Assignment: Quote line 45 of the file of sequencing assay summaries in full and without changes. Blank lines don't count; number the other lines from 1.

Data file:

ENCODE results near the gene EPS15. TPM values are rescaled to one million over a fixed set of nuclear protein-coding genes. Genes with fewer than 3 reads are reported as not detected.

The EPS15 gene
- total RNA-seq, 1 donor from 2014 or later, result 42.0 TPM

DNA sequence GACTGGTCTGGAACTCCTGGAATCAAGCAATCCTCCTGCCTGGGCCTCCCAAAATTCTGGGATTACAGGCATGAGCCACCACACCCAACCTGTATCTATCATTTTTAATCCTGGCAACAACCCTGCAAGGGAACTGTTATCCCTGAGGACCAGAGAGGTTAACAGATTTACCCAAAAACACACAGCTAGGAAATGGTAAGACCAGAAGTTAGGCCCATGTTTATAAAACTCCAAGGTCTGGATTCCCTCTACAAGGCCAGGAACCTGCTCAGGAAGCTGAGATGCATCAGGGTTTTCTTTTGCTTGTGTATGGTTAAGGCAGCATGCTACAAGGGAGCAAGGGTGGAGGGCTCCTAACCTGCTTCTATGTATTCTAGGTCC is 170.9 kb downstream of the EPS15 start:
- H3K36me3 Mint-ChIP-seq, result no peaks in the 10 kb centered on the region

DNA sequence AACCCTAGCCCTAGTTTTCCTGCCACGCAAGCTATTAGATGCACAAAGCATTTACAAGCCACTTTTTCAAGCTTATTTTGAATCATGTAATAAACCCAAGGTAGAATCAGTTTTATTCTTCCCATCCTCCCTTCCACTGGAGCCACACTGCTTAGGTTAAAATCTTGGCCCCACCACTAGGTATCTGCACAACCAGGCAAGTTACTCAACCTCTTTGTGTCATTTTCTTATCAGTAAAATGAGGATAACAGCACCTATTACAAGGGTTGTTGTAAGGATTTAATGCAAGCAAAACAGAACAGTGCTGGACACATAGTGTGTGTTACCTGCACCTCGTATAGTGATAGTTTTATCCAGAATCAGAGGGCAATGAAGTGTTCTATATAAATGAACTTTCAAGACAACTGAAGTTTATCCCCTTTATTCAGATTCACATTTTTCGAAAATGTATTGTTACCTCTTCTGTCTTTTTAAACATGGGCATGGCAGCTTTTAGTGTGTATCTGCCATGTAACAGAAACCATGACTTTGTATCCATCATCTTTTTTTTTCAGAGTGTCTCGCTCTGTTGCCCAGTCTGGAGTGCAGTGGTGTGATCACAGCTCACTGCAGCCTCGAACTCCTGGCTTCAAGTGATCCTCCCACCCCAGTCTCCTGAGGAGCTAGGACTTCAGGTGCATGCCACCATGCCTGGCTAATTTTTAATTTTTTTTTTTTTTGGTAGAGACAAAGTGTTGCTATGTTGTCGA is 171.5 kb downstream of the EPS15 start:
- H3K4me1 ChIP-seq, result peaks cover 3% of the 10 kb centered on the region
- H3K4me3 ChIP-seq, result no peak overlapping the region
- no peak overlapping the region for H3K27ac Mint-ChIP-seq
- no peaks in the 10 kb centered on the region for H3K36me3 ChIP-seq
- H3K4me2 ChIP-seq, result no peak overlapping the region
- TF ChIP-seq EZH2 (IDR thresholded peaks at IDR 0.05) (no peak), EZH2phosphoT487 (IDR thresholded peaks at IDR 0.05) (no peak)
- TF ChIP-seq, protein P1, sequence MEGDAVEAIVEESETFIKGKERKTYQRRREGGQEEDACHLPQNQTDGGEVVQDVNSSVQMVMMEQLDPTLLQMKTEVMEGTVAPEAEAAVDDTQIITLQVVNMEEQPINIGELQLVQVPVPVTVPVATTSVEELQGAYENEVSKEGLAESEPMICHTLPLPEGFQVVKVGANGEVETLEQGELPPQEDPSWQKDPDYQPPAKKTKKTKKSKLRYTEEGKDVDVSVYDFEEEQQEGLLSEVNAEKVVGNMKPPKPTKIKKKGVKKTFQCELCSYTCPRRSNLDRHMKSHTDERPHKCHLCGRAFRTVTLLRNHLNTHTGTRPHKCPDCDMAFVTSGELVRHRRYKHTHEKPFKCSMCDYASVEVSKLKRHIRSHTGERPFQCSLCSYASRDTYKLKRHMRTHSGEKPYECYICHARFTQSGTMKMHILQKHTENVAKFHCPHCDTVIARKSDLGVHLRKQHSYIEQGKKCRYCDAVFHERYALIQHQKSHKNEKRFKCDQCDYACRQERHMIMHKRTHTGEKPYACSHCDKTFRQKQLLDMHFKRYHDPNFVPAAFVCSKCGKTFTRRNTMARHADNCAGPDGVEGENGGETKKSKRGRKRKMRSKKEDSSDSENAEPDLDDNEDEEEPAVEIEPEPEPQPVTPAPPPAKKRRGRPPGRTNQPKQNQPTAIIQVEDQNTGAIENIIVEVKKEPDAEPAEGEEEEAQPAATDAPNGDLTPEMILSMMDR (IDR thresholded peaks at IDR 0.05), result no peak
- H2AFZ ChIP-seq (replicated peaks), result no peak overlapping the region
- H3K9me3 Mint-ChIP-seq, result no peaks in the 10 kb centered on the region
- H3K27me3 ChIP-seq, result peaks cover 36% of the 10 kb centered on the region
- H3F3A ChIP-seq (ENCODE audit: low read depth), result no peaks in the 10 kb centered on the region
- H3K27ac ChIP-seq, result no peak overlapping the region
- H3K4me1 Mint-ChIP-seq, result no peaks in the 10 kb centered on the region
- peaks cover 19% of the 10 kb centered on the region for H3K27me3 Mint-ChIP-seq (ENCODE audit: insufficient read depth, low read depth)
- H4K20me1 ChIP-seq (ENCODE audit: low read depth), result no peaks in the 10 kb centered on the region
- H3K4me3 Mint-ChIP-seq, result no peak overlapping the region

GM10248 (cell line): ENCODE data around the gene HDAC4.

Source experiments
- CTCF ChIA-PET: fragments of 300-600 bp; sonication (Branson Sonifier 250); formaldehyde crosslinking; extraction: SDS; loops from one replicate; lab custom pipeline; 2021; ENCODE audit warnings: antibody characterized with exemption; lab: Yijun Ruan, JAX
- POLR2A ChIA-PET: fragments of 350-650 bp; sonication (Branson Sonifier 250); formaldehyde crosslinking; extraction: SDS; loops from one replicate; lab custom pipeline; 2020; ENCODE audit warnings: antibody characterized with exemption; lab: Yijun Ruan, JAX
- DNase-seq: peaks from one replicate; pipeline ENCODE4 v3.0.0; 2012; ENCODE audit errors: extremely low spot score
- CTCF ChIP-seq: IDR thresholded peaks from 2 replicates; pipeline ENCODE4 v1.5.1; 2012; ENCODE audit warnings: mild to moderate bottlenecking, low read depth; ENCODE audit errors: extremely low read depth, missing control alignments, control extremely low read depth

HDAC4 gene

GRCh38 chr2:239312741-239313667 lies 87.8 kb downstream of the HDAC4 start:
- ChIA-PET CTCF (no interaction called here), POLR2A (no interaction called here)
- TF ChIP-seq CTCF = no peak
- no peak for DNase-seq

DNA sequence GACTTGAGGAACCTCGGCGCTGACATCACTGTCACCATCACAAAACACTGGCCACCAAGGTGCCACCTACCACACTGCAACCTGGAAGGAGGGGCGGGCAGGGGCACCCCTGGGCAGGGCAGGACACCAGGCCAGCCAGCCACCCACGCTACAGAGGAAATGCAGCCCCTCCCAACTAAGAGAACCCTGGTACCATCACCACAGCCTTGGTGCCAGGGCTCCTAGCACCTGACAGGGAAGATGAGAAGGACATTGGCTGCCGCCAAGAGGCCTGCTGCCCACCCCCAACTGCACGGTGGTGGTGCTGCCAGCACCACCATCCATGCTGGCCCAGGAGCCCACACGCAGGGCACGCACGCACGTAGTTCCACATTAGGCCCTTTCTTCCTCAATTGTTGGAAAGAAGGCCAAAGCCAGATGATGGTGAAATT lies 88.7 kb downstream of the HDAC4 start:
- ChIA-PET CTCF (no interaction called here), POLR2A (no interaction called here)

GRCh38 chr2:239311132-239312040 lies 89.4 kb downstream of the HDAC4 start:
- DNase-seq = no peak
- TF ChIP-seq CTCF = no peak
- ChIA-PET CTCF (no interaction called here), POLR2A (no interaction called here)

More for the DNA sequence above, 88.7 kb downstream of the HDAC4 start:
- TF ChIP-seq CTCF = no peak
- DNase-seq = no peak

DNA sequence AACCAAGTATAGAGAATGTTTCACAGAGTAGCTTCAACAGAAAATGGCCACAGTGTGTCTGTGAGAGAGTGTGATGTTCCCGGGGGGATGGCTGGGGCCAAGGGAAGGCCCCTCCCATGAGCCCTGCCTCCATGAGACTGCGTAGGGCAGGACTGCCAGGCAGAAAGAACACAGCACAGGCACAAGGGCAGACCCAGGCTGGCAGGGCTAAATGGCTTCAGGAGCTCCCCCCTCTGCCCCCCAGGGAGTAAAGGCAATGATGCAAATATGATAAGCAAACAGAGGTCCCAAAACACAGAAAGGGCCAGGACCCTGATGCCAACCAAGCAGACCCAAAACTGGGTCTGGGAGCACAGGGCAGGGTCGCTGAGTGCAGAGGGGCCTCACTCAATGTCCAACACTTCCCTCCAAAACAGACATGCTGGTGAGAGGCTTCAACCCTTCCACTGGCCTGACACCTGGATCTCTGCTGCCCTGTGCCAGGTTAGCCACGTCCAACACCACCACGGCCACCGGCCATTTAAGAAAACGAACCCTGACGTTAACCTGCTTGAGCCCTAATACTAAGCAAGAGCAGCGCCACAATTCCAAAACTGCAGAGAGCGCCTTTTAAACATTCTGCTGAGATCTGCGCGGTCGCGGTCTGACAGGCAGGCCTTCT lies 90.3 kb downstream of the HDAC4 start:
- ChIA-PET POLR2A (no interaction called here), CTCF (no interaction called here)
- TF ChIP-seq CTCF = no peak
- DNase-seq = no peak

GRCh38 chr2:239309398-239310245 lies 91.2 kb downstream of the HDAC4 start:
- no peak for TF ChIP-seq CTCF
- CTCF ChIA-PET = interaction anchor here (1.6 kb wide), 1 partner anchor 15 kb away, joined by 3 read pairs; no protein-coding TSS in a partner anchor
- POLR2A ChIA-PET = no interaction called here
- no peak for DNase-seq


- TF ChIP-seq CTCF = no peak